It seems that the government wants to protect us once again, and the Food Safety Modernization Act, as its disclaimer suggests,
"The FDA Food Safety Modernization Act (FSMA) was signed into law by President Obama on January 4th, 2011. It aims to ensure the U.S. food supply is safe by shifting the focus of federal regulators from responding to contamination to preventing it."
Well I do not buy it. It is yet another expensive government program that will create more expense for the growers, add more workers to government payroll (that is more tax revenue spent on public sector jobs) while putting many small farms out of business because they cannot afford the new "safety" regulations.
The major source of contaminated food is imported. It is obvious that we cannot control the safety of food unless it is inspected thoroughly upon arrival into U.S. ports, and that seems like a very daunting and expensive exercise. But the legislation is loaded with fees that will drive many small businesses into closing because only the large corporate processors will be capable of paying the many fees included in this poorly written bill.
For example, and this is directly from the FDA website:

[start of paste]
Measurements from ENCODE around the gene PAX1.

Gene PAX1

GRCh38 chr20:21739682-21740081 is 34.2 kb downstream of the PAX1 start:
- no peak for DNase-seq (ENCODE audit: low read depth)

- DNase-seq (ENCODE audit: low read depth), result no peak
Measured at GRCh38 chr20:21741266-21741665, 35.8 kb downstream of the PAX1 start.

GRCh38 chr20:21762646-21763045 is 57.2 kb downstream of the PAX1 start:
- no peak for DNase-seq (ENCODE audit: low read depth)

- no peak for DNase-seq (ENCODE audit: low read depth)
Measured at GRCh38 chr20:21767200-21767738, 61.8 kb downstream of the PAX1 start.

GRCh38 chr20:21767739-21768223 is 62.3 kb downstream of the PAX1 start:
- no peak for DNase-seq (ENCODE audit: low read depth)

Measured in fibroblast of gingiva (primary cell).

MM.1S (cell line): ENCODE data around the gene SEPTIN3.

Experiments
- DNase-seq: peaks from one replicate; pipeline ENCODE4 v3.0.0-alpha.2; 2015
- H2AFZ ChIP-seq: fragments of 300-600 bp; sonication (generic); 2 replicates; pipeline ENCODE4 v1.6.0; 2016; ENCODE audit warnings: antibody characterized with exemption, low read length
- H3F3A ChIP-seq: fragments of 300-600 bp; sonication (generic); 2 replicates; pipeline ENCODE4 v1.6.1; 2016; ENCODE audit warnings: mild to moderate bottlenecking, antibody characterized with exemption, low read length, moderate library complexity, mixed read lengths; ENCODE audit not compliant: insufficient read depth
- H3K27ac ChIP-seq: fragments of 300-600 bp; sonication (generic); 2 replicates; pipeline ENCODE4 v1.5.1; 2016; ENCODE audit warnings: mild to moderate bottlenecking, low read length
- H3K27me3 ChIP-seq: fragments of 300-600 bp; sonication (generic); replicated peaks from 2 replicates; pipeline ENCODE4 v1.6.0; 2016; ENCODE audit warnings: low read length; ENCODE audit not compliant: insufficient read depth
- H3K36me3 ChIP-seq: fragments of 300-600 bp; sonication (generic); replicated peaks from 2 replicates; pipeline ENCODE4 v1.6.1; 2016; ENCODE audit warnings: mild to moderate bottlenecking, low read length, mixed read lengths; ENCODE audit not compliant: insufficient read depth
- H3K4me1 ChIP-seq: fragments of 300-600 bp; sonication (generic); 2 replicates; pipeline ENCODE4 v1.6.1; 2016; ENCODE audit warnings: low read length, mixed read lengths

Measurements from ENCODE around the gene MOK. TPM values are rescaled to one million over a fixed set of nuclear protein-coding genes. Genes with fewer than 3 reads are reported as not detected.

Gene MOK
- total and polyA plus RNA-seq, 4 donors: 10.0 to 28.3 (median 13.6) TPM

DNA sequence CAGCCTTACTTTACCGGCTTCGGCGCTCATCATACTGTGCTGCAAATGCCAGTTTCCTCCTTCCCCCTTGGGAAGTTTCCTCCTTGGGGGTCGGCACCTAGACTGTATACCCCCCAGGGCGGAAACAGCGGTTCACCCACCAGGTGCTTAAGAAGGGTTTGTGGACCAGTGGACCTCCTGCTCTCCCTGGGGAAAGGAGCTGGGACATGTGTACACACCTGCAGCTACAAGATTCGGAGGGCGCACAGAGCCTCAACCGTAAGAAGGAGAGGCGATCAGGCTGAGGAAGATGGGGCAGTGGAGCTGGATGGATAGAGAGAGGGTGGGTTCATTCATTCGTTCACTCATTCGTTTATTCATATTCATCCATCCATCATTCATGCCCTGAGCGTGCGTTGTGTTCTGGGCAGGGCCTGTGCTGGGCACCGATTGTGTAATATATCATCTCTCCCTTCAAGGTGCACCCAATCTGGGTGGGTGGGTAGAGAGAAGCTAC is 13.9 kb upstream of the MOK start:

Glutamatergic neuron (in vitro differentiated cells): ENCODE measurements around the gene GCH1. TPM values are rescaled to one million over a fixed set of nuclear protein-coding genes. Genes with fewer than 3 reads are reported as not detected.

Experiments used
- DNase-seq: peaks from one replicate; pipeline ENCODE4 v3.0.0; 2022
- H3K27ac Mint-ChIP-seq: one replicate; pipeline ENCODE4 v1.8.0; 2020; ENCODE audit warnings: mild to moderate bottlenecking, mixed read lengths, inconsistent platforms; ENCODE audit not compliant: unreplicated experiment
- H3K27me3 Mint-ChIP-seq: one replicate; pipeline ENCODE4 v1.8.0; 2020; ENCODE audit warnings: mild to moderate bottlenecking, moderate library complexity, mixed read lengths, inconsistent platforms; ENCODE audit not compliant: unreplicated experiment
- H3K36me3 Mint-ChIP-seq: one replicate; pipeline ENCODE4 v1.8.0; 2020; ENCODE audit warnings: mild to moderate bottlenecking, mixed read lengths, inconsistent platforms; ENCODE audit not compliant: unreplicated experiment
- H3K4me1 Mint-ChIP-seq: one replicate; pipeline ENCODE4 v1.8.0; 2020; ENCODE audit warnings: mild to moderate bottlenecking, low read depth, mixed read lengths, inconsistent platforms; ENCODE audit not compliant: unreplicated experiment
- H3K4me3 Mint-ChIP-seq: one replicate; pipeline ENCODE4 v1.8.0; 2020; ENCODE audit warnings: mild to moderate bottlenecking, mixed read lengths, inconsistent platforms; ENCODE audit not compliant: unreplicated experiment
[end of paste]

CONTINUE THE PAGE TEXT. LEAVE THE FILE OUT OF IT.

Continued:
Q: How will FDA calculate the total fee assessed?
A: For Fiscal Year 2012, the hourly rate is $224 if no foreign travel is required and $325 if foreign travel is required. The total fee that is assessed will depend on the number of hours FDA spends directly on the reinspection-related activities or food recall activities associated with a recall order.
Reinspection-related activities could include conducting compliance reinspection at the facility, making preparations and arrangements for the reinspection, traveling to and from the facility, analyzing records, analyzing samples, preparing reports or examining labels, and performing other activities as necessary to determine compliance with the requirements found to be violated in the initial inspection.
Food recall activities associated with a recall order could include conducting recall audit checks, reviewing periodic status reports, analyzing the status reports and the results of the audit checks, conducting inspections, traveling to and from locations, and monitoring product disposition.
Here in the Pacific Northwest there are many family farms, local growers who depend on the small profit margins to sustain their business and provide healthy produce to their customers. Local packaged food processing will be driven out due to these high fees and regulatory hoops they must jump through. But who will monitor the produce in Costa Rica that is imported by American food processors?